At places I practiced, I soon donated in order to enable folks to participate who might have been challenged only by "money". Thousands and thousands. I still hope it's helped, in those "scholarship" funds, at several centers. It was lots of skin off my nose, but my nose regenerates daily. And, this is the most important thing in the world (as Aitken Roshi said).

For folks who agree; and wish to practice with all their might; Wishes!

--Joe
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Re: The Rinzai Zen Way: A Guide to Practice

Postby Anders on Wed May 17, 2017 5:47 pm

Meido wrote:
flutemaker wrote:With regards to the expectations people may have going to attend a sesshin, wouldn't such words of Joe (and others) re. "the magic" be of disservice to prospects?

Firstly, I can't resist to "expect" the said magic to happen. Further, having an idea of "awakening", though this "guesswork" tends to change day by day, this idea is persistent, so it is quite difficult to clear the mind from such things. And, accordingly, I would be inclined to "expect" something to happen along the lines of this idea. Even further, there are expectations with respect to the irreplaceable role of a live teacher, based on yet another idea formed while reading/hearing on the subject. The mind is kind of "hardwired" to generate these 3 kinds of expectations. At least 3. And, when someone pays 2 or 3 thousand bucks for a plane ticket, and several hundreds to cover expenses, this is "natural" (or habitually natural) to see this as a sort of "investment". Yet another expectation.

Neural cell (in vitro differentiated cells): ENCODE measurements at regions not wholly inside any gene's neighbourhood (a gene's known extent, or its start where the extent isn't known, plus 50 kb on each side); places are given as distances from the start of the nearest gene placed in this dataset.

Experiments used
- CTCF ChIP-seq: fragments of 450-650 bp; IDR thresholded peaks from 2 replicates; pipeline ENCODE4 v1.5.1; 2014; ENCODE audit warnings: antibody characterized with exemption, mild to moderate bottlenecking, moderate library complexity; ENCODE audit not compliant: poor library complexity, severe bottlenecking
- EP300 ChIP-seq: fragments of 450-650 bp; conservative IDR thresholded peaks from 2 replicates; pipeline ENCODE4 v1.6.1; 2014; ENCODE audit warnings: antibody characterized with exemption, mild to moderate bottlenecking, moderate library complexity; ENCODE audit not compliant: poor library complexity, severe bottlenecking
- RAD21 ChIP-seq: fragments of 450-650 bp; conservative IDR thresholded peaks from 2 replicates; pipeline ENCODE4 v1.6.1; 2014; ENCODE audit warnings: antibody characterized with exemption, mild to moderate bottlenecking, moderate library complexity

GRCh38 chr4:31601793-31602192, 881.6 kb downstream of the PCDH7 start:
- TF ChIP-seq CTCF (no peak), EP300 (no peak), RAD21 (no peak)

"Don't go there expecting anything, though." Right???


At sesshin, one may reasonably expect...

...to practice a great deal, perhaps setting aside one's usual preferences and comforts.
...to be challenged, and to face one's own obstructions clearly.
...to be respectfully treated, welcomed, and supported; it is a communal activity, not a solitary one.

Beyond that, one finds there isn't much room or energy for expectations during sesshin. Practice itself is the focus, and if one has parts of oneself that hold back or stand aloof from practice - watching from a distance, expecting, judging, worrying, hesitating to dive in fully - one may expect to be pushed by both sesshin conditions and teacher to bring these back into the whole. Such things are not "hardwired," they're just habit. Habit can be changed if one wants.

Regarding the role of a teacher in this practice, it is not something to make the focus of extra expectation; it is just the path itself, connected to the actual means of practice and how they function. If one is interested in this path, it is just a matter of course. It's not something to worry about, any more than one worries when meeting any friend. Of course one may develop relationships with one's friends gradually, patiently, and carefully.